Dr John Kwakye (left), Director of Research, IEA, explaining some issues to stakeholders at the forum
Dr John Kwakye (left), Director of Research, IEA, explaining some issues to stakeholders at the forum

Amend Bank of Ghana Act — IEA

The Director of Research of the Institute of Economic Affairs (IEA), Dr John Kwakye, has proposed an amendment to the terms and conditions of the service of Board of Directors of the Bank of Ghana so that their allowances will be determined by Parliament to insulate the bank from Executive control.


He said allowing the government to determine the terms and conditions of the Governor and other key officials of the central bank weakened their positions and independence, advocating that the power should rather be given to Parliament.

At the maiden consultative stakeholders forum to review the Bank of Ghana and promote the central bank's adherence to transparency and accountability in Accra yesterday, Dr Kwakye further proposed that the Bank of Ghana Act should specify the special qualification of Board members, taking cognisance of the nature of central banking business, as well as ensuring a rich blend of professional expertise.

Dr Kwakye explained that while advocating the independence of the central bank to be strengthened, such independence must go hand in hand with transparency and accountability in its operations.

“We, therefore, recommend an oversight body for the bank akin to Bank of England’s Oversight Committee (of the Court),” he stressed. Organised by the IEA, the forum reviewed the Bank of Ghana Act 612 of 2002, and the amendment Act 918 of 2016, and proposed some amendments.

It also discussed management and operational independence, transparency and accountability, objectives of the central bank, monetary policy, fiscal agent role, enforcement and sanctions regime of the bank.

Participants were drawn from the Bank of Ghana, Ministry of Finance, Parliament, the Attorney-General’s Office, the Ghana Bar Association, academia, banking, business, labour unions and civil society organisations.

In attendance were a member of the Council of State, Samuel Okudzeto; former Commissioner of the Commission on  Human Rights and on Administrative Justice (CHRAJ), Francis Emile Short, and a Senior Fellow of the IEA, Prof. Alexander Bilson Darku.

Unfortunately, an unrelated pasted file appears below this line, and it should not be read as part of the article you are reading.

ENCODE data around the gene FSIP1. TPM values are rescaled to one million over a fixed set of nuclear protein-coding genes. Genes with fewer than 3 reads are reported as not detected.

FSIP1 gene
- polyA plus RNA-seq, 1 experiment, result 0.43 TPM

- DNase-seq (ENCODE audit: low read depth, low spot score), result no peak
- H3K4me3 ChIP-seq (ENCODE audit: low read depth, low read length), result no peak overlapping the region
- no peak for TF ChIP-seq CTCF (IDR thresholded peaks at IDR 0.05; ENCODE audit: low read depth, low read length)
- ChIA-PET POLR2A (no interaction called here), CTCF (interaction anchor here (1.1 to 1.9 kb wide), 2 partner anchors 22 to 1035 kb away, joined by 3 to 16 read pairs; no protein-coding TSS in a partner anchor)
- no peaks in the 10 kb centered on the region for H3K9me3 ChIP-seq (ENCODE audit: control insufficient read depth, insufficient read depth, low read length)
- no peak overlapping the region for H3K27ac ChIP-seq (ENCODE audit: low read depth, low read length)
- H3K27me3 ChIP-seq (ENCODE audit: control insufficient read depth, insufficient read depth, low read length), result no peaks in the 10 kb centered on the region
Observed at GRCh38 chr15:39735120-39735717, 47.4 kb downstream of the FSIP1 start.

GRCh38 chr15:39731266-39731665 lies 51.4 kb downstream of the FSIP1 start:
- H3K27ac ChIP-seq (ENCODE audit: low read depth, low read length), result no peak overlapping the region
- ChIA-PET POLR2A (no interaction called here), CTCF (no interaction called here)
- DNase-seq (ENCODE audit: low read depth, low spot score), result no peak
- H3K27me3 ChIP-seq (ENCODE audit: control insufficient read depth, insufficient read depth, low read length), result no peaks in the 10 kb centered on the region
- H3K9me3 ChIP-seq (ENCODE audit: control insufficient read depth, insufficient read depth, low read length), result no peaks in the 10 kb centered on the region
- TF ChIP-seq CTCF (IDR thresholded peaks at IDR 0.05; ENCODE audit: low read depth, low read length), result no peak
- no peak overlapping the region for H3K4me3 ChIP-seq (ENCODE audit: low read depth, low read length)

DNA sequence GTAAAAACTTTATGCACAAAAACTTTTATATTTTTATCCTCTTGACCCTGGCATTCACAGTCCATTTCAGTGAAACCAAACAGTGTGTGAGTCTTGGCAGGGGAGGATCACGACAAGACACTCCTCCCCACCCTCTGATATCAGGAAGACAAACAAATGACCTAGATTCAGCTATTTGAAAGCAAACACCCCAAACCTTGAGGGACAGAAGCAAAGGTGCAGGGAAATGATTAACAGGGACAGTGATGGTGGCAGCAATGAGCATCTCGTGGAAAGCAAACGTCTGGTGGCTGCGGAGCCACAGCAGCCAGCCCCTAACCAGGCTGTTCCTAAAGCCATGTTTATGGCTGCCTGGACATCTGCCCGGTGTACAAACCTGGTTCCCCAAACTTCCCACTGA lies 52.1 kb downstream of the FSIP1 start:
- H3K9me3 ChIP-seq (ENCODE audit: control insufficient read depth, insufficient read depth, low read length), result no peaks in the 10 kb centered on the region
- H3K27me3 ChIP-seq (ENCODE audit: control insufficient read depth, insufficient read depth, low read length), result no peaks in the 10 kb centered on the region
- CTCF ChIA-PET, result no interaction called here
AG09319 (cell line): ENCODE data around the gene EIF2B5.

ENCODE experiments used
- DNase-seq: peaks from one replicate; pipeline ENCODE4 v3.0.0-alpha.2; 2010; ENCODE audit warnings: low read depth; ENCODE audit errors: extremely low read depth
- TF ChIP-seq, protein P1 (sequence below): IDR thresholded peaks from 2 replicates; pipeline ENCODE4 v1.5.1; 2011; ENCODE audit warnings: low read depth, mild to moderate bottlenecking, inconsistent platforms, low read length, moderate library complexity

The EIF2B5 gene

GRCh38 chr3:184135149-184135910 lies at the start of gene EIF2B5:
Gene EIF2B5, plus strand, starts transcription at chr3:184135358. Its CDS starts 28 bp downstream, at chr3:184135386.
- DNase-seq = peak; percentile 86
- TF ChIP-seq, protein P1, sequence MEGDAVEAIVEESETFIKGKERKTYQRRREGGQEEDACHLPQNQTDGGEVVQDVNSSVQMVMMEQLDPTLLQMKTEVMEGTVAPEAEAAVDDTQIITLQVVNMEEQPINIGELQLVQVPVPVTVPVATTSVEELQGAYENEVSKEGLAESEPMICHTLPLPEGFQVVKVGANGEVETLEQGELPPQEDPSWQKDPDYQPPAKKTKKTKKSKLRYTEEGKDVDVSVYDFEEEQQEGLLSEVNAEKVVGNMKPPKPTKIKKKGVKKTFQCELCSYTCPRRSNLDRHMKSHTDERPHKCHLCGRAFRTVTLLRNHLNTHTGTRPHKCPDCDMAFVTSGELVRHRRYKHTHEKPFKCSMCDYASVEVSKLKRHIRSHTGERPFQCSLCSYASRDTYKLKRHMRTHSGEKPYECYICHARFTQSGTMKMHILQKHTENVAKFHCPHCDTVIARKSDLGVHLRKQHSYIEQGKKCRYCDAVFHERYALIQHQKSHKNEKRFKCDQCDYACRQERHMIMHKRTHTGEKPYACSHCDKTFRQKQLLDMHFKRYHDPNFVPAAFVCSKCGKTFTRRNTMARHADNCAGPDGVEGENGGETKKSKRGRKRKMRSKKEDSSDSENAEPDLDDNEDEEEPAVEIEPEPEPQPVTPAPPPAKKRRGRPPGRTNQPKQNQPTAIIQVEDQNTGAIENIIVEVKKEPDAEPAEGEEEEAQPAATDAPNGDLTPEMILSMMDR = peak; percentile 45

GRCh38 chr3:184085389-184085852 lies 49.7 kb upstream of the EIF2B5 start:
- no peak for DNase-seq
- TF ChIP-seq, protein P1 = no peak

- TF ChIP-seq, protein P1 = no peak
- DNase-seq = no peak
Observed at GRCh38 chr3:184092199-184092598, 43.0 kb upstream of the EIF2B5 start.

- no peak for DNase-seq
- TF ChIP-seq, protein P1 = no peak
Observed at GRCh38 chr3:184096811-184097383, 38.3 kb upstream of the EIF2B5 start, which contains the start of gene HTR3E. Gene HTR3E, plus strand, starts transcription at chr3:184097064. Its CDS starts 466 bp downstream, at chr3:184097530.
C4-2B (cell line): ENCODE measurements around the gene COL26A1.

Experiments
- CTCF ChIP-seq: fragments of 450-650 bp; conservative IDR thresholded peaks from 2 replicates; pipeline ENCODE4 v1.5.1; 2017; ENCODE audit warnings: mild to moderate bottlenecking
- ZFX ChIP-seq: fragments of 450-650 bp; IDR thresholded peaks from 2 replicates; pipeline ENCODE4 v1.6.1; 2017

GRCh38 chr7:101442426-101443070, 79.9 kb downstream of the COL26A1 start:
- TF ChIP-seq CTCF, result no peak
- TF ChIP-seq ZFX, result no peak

On the appointment of the Governor and Deputy Governors and their tenure, Dr Kwakye pointed out that “it has been the practice that Governors’ terms have been coterminous with presidential terms. This situation is often abused by succeeding Presidents to replace Governors at will. Ideally, the Governors’ tenure should extend across presidential terms”.

Speaking to the mandate of the central bank as amended by Section 2 of the Bank of Ghana (Amendment) Act 918 of 2016, the IEA Director indicated that there was no need for an amendment to the Act because the Act and the Constitution gave the bank a broad mandate that was not limited to just price stability as was often said, but a mandate that also included a development role.

Dr Kwakye said the appointment of the governors to the central bank, in addition to nine other non-executive directors to the board in consultation with the Council of State in accordance with Article 70(1) of the 1992 Constitution, meant the entire board was appointed by the Executive arm of government.

This system of appointment of the board members, Dr Kwakye observed, increased the influence of the Executive on the bank’s governance structure. He suggested that in international best practices, it was required that the appointment of the (non-executive) directors, including the representative of the Ministry of Finance, was subject to approval by the independent Parliament, and not the pseudo-executive Council of State.

He said it was also important that professional qualifications relevant to the functions of the central bank such as economics, finance, banking and law were considered.

Government debt market

He said given that lending by Bank of Ghana to government represented the most inflationary source of financing the budget, such lending should be restricted, stressing that the limit of five per cent was appropriate.

However, he explained that it should be strictly monitored by Parliament. The decision to exceed the limit in case of emergency, as well as the timeline to return to the limit should be made by the Governor, Minister and Parliament. 


Mr Okudzeto, for his part, cautioned that care must be taken not to arrogate too much responsibilities or powers to Parliament because the institution has its own challenges.

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